As of this writing, Google doesn't own the whole world. But it does have a solid lock on our browsing habits.

Want proof? Try typing "good" into the address bar of your browser — did you accidentally type "goog"? Yeah, me too.

When a co-worker heard I was writing this story, he asked (semi-jokingly), "but if I'm using a different search engine, how will I get Google results back?"

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Depending on who you ask, Google accounts for between 40 and 50-something percent of the search engine market (add in Yahoo and MSN and the figure jumps to around 90 percent). And rightly so — the service gives speedy results and has a very good user interface.

But don't you ever want to try a different search engine, just to see where it takes you?

After all, Google's search results are based on relevance and popularity, so scrolling through Google results isn't the best way to get off the beaten path and discover new Web territory.

Here, for your surfing pleasure, are 11 ways to do exactly that.

1. ChaCha (

Can't find what you're looking for? lets you talk to a real live professional "Guide" who takes your query and returns related results tailor-made to your specifications.

The service is free, and is quirky enough to be a lot of fun (a friend of mine learned first-hand that if you flirt with your guide, sometimes they'll flirt back, though of course that's against ChaCha policy). The service doesn't require any registration, and it's completely free.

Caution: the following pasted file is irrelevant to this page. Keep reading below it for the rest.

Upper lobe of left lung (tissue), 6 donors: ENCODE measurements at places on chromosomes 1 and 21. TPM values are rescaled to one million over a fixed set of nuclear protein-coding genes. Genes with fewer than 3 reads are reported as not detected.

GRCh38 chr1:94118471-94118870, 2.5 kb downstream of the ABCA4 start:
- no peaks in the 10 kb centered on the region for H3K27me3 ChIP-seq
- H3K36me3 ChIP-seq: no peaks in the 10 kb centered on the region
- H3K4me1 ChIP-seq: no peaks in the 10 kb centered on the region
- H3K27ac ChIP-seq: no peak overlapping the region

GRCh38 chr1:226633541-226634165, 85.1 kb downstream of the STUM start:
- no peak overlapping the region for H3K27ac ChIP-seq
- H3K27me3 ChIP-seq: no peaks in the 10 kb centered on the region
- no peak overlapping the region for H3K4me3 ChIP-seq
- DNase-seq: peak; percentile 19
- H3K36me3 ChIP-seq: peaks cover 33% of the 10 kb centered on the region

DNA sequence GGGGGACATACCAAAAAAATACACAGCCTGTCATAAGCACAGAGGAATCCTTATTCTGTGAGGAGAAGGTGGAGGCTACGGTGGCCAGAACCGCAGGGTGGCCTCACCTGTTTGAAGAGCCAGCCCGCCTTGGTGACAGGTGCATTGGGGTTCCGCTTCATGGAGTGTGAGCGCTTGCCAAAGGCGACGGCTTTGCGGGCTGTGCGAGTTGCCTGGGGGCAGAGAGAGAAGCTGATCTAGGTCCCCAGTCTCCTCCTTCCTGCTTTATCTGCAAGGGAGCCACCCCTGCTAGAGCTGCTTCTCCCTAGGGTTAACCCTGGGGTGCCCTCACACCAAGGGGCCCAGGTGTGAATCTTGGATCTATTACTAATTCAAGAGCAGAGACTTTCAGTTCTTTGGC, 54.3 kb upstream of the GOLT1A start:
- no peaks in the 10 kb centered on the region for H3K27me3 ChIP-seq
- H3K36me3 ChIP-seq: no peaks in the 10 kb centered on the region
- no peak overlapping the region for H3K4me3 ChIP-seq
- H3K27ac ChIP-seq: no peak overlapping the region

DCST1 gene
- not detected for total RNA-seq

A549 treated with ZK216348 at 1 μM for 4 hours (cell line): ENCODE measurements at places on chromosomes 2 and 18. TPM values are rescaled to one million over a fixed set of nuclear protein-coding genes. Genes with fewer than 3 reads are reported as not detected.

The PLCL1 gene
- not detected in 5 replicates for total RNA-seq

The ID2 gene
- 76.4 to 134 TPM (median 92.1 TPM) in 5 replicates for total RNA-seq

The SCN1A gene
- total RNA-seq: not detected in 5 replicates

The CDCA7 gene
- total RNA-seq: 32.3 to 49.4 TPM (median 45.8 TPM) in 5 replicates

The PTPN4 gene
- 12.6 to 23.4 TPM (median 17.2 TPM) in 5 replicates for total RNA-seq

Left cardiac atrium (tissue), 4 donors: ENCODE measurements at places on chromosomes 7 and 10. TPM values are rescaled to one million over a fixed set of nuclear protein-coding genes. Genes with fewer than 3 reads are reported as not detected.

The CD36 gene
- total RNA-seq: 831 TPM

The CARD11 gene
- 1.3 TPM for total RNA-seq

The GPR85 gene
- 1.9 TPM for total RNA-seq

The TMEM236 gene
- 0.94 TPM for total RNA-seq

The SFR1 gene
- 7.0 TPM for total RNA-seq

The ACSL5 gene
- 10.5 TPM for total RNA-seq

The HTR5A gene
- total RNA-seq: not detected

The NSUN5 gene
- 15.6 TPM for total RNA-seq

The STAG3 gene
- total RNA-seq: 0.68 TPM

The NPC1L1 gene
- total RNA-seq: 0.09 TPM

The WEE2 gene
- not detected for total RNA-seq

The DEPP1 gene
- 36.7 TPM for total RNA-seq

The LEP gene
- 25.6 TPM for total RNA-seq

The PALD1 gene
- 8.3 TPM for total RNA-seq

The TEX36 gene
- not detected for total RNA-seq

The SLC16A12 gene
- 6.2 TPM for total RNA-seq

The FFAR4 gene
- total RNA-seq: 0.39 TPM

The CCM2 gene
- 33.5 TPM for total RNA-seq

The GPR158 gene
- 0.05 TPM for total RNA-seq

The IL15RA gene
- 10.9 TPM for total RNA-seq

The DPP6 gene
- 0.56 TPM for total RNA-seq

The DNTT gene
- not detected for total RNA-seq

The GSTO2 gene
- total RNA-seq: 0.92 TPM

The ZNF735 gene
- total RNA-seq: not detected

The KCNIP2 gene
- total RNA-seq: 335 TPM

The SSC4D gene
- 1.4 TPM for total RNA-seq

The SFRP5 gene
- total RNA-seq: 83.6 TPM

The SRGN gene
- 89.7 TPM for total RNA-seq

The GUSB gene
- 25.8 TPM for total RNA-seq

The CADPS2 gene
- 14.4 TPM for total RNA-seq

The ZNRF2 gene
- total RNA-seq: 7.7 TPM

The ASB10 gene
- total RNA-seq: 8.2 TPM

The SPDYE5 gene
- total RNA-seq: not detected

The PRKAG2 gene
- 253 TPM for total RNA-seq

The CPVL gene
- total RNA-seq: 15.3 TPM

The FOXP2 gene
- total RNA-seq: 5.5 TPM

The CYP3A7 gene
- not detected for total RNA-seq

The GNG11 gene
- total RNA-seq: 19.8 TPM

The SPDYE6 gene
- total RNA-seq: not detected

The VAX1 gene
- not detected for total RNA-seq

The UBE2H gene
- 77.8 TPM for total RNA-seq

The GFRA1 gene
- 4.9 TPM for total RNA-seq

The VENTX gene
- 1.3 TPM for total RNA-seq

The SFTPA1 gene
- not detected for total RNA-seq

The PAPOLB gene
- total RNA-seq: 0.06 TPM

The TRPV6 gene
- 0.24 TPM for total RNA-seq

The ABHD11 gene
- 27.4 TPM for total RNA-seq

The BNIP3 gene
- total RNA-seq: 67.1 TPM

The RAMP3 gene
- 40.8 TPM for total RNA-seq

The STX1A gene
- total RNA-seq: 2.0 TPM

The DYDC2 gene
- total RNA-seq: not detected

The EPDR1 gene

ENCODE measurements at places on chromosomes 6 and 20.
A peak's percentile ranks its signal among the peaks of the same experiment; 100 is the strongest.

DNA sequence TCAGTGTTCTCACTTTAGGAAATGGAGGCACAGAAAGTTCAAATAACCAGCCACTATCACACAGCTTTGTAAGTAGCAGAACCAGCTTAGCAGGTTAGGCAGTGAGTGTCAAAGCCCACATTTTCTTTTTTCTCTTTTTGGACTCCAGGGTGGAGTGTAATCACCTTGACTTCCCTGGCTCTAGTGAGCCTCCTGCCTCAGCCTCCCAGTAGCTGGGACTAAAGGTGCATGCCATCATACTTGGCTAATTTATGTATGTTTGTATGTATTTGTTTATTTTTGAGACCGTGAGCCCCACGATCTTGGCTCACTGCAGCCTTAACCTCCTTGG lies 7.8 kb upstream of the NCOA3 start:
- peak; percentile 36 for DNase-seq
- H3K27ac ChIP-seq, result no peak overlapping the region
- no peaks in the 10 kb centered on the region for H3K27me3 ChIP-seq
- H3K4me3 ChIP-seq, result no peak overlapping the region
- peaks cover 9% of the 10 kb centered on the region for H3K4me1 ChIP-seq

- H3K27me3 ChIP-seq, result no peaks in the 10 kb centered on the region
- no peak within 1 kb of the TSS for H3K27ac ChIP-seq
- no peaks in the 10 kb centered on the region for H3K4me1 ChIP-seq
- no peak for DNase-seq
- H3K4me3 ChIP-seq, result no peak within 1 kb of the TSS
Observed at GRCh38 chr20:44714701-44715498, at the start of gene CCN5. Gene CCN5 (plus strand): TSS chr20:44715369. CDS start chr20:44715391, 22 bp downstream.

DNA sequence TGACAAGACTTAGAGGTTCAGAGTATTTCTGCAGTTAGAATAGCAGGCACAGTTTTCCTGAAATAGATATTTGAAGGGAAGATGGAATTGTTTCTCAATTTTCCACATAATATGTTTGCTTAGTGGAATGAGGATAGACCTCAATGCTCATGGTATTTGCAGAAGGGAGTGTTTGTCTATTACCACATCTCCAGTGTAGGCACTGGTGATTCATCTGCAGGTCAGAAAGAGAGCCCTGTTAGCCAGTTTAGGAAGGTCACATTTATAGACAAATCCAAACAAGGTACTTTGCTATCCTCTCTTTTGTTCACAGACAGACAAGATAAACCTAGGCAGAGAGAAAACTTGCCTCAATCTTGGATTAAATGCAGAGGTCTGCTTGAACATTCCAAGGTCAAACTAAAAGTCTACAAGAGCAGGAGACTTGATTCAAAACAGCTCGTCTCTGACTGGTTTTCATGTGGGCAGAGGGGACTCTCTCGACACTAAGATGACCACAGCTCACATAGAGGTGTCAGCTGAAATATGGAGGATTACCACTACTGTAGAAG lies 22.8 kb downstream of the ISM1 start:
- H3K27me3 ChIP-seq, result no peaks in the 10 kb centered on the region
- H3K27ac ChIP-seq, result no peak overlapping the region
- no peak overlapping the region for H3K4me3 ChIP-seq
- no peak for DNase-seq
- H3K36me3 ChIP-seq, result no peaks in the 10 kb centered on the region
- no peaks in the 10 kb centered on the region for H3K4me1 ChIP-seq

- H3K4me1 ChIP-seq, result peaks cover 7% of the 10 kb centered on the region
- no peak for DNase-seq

2. Clusty (

The unfortunately named takes a different approach to search results.

Whereas Google arranges your results in a simple list, Clusty first aggregates the results from several search engines (Google not included), then arranges them in clusters to help you further refine your search.

For instance, a search for "Dell XPS" returns clusters like various XPS model numbers, reviews and shopping links with prices.

3. ( isn't a member of the Search Engine Triumvirate (Google, Yahoo and MSN), but it's incredibly feature-rich and uses "subject-specific popularity."

Instead of ordering results simply by popularity, it orders them by "popularity among pages considered to be experts on the topic of your search."

We conducted some sample searches and the results were ordered quite a bit differently than corresponding Google searches. And we love the page-preview feature and the editorially selected "Smart Answers" that appear within your search results.

4. Kosmix ( is a topical search engine that is still very much a beta service.

It conducts searches by category, and includes six for searching: Health, Video Games, Finance, Travel, U.S. Politics and Auto.

On timely issues, Kosmix results are pretty terrible. The U.S. Politics channel had nothing on Mitt Romney's recent campaign-finance success — a big story right now — and the most recent results when searching on "Imus" are from 2005.

Interestingly, the paid search results are much more timely and relevant, which is a shame, because Kosmix includes the cool ability to sort results by political persuasion.

Many of the results were outdated, though, so it was tricky to test the filter's effectiveness on search terms other than broad issues such as "campaign financing" or "global warming."

For non-timely issues and search terms, like health topics, Kosmix fared much better. It included lots of information on prevention, treatment, and risk factors, along with the standard list of search results.

5. StumbleUpon (

StumbleUpon gives you thumbs-up/thumbs-down icons in your toolbar and lets you rate pages and sites you come across. As StumbleUpon learns your preferences, it gets better at directing you to stuff you'll like.

There's also a social aspect; you can add other people with similar interests to your friends list, and their preferences will further refine your search results.